UC Santa Barbara students majoring in economics and interested in mathematics and statistics will have the opportunity to graduate with a degree in both, thanks to a new undergraduate major.
The Mathematics Dept. and the Statistics and Applied Probability Dept. will jointly offer a financial mathematics and statistics undergraduate major beginning fall 2003. Students who enroll in the major will be under the jurisdiction of both departments. Course requirements for the major will consist of a mix of math, statistics and economics classes.
“I think there was a lot of excitement about the fact that deep mathematics is being used more and more by large financial institutions to deal with risk, to manage risk,” Mathematics Dept. Chair Doug Moore said. “We wanted to make this material more available to undergraduates.”
A degree in financial mathematics and statistics can prepare students for a wide variety of careers and professions in finance, Moore said.
“The reason they have an edge before other graduates is that they know mathematics because our general degree requires a lot of math. … But they also have statistics, so they know how to work with data; they also have other courses which teach them financial terminology,” Statistics and Applied Probability Dept. Chair Raya Feldman said.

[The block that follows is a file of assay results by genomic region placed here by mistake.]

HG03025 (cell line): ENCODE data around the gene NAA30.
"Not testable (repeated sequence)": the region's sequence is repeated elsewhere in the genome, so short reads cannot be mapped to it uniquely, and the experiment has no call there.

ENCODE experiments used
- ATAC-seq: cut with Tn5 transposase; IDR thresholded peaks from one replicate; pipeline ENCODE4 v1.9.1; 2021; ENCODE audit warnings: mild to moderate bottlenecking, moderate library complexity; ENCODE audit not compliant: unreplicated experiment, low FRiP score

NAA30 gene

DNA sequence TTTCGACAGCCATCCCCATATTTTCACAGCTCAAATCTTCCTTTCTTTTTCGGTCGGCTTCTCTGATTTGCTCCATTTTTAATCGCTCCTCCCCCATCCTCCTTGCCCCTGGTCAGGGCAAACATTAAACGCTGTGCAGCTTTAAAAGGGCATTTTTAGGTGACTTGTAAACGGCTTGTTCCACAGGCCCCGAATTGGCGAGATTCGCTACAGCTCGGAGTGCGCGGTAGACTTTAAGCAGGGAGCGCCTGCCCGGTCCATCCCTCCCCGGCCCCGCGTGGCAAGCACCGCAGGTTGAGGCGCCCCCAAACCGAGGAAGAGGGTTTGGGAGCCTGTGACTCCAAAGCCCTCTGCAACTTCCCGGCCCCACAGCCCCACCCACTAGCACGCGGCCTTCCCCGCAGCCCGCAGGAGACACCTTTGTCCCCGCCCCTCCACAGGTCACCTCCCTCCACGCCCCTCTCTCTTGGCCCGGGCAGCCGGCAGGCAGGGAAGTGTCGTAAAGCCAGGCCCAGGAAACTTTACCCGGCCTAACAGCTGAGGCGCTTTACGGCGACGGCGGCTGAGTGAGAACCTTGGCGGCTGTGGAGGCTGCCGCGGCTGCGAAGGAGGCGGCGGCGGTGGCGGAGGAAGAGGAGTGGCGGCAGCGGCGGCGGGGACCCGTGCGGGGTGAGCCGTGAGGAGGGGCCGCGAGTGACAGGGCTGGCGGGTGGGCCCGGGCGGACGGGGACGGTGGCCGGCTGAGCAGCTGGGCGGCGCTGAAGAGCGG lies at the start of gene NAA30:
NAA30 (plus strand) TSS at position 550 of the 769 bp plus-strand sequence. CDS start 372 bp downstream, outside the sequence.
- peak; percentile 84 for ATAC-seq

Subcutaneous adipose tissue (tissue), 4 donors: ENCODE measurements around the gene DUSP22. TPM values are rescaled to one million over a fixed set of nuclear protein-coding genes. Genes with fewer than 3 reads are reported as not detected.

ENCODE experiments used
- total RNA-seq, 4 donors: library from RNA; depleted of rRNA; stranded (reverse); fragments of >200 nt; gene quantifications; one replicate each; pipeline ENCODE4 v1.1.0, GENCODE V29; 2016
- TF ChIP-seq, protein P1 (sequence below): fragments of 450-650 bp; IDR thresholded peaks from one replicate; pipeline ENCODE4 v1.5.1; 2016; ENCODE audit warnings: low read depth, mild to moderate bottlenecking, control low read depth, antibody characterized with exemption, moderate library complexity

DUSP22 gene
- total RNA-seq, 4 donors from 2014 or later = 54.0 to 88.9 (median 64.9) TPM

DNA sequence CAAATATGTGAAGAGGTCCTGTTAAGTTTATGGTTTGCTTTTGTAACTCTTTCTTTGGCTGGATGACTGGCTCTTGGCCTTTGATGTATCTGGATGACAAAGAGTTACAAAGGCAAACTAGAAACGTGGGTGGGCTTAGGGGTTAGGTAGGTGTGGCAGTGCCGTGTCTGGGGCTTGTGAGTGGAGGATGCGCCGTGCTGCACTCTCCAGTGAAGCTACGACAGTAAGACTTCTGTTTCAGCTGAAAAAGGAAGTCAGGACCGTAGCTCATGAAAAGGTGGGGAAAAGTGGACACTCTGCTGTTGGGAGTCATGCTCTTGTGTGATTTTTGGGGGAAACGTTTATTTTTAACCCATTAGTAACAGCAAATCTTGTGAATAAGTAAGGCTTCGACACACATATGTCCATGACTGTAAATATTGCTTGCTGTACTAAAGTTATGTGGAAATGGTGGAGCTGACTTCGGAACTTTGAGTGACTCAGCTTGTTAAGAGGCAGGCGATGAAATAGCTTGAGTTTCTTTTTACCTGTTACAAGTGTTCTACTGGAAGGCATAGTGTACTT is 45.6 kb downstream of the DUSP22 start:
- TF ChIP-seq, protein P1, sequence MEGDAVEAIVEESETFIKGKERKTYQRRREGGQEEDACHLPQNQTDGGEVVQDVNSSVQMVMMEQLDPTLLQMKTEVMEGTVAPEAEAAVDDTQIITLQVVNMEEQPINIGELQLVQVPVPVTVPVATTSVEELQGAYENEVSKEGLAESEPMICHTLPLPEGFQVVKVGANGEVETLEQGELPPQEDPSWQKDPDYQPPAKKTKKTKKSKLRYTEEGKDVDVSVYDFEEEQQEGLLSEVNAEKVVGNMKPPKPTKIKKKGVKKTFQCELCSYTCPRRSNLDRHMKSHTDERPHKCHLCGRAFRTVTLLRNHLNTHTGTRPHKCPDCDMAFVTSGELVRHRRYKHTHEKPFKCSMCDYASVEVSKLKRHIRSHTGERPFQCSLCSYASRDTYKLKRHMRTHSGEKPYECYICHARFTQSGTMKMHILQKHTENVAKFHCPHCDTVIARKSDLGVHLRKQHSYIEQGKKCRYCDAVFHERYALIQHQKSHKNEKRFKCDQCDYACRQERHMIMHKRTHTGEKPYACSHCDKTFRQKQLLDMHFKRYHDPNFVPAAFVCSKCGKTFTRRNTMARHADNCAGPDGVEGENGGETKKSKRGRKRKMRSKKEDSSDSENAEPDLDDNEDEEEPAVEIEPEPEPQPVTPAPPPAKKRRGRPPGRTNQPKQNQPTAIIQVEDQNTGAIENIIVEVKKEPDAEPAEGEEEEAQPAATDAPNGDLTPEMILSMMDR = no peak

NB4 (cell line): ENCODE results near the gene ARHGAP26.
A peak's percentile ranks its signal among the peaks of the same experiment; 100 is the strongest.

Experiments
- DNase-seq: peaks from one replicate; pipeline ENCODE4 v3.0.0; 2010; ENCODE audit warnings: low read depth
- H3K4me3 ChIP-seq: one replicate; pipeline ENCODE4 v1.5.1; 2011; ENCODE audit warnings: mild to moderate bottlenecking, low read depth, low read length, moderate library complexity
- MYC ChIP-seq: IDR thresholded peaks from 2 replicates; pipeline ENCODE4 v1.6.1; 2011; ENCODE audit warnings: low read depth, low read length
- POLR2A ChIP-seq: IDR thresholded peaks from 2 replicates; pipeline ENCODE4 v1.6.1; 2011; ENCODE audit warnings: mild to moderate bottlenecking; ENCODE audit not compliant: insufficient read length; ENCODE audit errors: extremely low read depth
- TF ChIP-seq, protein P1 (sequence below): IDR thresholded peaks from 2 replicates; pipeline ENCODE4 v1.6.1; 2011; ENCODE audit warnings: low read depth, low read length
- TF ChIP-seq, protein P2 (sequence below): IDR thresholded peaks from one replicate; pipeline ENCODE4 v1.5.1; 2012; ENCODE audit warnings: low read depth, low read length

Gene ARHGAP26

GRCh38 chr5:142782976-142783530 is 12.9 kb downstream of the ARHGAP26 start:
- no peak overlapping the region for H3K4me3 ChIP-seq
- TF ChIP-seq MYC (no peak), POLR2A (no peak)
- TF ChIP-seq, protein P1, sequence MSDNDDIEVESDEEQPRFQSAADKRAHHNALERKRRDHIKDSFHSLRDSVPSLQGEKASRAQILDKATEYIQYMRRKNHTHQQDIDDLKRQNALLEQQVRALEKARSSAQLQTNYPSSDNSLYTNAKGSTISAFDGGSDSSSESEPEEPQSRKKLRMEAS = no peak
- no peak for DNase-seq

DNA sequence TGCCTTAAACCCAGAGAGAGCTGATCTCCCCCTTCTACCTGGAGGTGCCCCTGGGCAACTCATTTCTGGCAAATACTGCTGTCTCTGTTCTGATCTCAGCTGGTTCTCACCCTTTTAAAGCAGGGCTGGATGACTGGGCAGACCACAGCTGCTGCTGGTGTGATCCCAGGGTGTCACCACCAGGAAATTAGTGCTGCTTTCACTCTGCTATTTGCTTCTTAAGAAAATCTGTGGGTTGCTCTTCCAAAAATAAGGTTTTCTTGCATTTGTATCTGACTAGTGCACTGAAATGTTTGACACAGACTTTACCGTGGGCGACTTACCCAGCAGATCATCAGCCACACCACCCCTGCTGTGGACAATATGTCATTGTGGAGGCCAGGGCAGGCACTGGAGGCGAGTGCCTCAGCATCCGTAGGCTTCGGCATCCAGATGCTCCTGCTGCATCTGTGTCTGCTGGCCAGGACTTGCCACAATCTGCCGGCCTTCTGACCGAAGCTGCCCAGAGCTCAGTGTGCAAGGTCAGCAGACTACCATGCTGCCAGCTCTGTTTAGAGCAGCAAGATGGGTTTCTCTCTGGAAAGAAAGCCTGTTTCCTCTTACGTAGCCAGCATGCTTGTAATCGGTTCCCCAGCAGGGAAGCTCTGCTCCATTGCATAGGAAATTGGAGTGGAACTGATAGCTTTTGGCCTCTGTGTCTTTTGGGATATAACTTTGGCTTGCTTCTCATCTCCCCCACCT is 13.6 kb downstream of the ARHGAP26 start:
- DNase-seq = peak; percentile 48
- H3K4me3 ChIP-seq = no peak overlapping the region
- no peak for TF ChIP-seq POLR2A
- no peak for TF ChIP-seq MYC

Although no students have enrolled in the major yet, Moore and Feldman said students had expressed interest in the new major because it could help them get jobs after graduation.
Actuarial degrees, similar to the new financial mathematics and statistics degree, which focus on analysis of mathematical data for the insurance, healthcare, casualty and financial industries, have good job prospects irrespective of how healthy the financial marketplace happens to be.
“What we found with actuarial degrees, unlike engineering and computer science, is that they are very well hired during a recession because that’s when everybody buys more insurance,” Feldman said.
However, Feldman said many students graduating with an actuarial degree now tend to find jobs and careers in the financial markets, instead of going into the insurance markets like they did in the past.
“If you go back 12 years ago, most of our [actuarial] students go to insurance companies,” Feldman said. “Now almost none of them go to insurance companies; they go to all kinds of financial institutions.”
Even though the new major is only offered as an undergraduate degree, Moore said a graduate program might be created in the future.
“This is just a bachelor’s degree; however, it is just a step in toward something larger that may come later,” he said. “It would be very nice if we could get a graduate program, but that would require additional personnel.”